The overall pattern of immune factor staining in most of the COVpos cases supports the hypothesis that innate immune activation (autoinflammation) is a major mechanism for cardiac injury due to SARS-CoV-2 infection. The graphic in Fig. 4 depicts the interaction of various autoinflammatory pathways.

Fig. 4
figure 4

Graphical illustration of Mechanisms of Injury in COVpos Heart Tissue Sections Simplified graphical illustration of mechanisms of injury by SARS-CoV-2 in the heart. Graphic displays the mediators and cells which play a role in this process which predominantly involves cardiac vasculature. Lung infection with SARS-CoV-2 leads to hypoxia and activation of inflammatory cytokine elaboration in the blood of infected patients. Pericytes (P) have the highest concentration of ACE2 receptors in the heart. SARS-CoV-2 can thereby easily infect pericytes. ACE2 receptor downregulation causing accumulation of Angiotensin II promotes generation of cytokines (IL 6, IL 1b, TNF) accelerating inflammation. Toll Receptor (TLR) binding to ligands generated by infection activates intracellular signaling cascades which lead to inflammatory cytokine generation. Activation of endothelial cells (E) generates inflammatory cytokines as well as macrophage inhibitory factor (MIF) that leads to gaps in the vascular basement membrane promoting vascular permeability and extravasation of neutrophils, NETS, platelets, and Fibrin into the interstitium. Neutrophil (N) activation and neutrophil extracellular trap (NETS) generation (through the action of elastase and Peptidylarginine deiminase 4(PAD4) play a pivotal role. They stimulate coagulation and complement activation, creating positive feedback loops between endothelial cells and platelets. Platelets generate nitrous oxide (NO), another potent mediator. Endothelial cells elaborate von Willebrand factor (VWF) which is an important accelerator of coagulation. Cell necrosis caused by the autoinflammatory process exposes cellular and viral antigens that initiate adaptive immunity as well as autoimmunity against myocyte and endothelial antigens with homology to SARS-CoV-2 antigens such as heat shock protein (HSP). Myocyte injury can be initiated by direct infection, ischemia generated by the vascular injury and hypoxia, and by autoimmunity against myocyte antigens. Yellow labels indicate markers used in the study whose roles are highlighted in the diagram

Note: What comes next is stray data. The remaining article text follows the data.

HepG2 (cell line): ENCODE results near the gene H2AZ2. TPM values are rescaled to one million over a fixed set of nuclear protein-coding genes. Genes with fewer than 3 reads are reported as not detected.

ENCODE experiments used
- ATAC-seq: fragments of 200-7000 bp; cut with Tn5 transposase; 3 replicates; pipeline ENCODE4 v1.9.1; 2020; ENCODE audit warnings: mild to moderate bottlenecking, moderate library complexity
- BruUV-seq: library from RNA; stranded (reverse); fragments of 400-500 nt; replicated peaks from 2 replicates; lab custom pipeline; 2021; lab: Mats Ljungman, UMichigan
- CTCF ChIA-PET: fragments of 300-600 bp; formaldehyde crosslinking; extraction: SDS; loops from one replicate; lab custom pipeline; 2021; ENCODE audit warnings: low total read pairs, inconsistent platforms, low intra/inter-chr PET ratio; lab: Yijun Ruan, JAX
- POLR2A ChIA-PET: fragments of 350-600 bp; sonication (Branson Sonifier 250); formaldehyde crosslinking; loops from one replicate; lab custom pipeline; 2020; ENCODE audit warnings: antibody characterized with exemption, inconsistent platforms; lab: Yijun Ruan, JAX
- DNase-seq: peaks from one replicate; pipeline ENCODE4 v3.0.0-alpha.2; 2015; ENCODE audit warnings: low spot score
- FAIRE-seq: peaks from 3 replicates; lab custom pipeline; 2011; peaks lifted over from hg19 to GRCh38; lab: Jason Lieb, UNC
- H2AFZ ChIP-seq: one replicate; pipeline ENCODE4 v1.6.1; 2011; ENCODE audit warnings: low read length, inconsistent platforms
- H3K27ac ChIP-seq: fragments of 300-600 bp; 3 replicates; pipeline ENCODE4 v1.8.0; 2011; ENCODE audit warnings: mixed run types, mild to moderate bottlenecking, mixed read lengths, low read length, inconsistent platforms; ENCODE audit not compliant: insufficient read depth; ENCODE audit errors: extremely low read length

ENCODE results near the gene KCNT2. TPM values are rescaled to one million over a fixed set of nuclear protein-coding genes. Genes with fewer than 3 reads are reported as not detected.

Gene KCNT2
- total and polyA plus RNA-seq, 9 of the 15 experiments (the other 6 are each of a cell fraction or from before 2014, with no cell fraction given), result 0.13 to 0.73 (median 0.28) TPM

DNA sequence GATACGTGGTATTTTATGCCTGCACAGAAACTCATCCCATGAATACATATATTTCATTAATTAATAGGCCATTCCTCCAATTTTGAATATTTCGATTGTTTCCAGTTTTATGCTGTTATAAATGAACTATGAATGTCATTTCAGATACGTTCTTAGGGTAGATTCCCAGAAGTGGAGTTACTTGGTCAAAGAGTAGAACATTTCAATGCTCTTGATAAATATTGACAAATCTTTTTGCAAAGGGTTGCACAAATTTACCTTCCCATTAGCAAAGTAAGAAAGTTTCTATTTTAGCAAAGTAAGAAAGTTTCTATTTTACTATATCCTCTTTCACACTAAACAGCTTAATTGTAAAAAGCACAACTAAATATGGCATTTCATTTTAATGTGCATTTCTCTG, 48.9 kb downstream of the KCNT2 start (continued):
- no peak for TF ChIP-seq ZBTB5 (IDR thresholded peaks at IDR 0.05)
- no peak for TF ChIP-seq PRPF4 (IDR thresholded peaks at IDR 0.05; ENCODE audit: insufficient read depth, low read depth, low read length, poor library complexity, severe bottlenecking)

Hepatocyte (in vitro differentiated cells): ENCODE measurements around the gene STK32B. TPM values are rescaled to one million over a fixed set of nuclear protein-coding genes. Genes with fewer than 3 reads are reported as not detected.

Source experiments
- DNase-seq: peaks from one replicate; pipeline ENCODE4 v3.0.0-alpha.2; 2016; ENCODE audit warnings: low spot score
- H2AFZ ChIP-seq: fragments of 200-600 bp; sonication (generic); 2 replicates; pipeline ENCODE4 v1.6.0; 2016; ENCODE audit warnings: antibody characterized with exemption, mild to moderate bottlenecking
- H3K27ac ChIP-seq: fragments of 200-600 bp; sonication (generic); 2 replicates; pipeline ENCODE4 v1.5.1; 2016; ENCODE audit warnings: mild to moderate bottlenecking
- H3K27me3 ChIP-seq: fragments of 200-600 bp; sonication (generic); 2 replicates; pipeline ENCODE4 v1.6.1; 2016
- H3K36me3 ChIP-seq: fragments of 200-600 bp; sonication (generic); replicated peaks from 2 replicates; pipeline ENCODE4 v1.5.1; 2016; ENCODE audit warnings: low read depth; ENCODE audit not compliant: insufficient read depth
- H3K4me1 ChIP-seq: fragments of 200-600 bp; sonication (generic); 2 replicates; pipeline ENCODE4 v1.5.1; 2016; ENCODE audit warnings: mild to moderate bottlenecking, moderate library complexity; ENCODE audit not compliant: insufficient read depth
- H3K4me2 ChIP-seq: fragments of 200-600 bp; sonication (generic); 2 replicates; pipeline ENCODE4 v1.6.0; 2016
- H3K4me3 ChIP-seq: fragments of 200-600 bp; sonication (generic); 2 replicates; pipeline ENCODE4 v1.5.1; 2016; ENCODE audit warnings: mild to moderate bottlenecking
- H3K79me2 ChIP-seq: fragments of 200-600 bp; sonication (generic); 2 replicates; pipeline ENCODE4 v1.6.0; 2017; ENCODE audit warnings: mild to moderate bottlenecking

In severe infection with SARS-CoV-2, the virus is likely disseminated to other organs via infected monocytes and circulating vesicles from infected cells [6]. Because many ACE2 receptors are found in the heart, particularly on pericytes, the vasculature of the heart is a convenient target for viral proliferation and innate and adaptive immune system activation [6, 12,13,14,15]. Because of SARS-CoV-2’s molecular mimicry of humans’ proteins which have analogous peptide sequences, immune responses against SARS-CoV-2 can be directed towards human proteins. In particular, molecular mimicry was revealed between the human SARS-CoV-2 and heat shock proteins (Hsp), which has been linked to Guillain-Barré syndrome and other autoimmune illnesses. The autoimmune response of SARS-CoV-2 to Hsp further damages the vascular endothelial lining throughout target organs like the heart, leading to activation of vascular endothelium with subsequent damage, coagulation, complement activation, and leukocyte infiltration [12,13,14,15].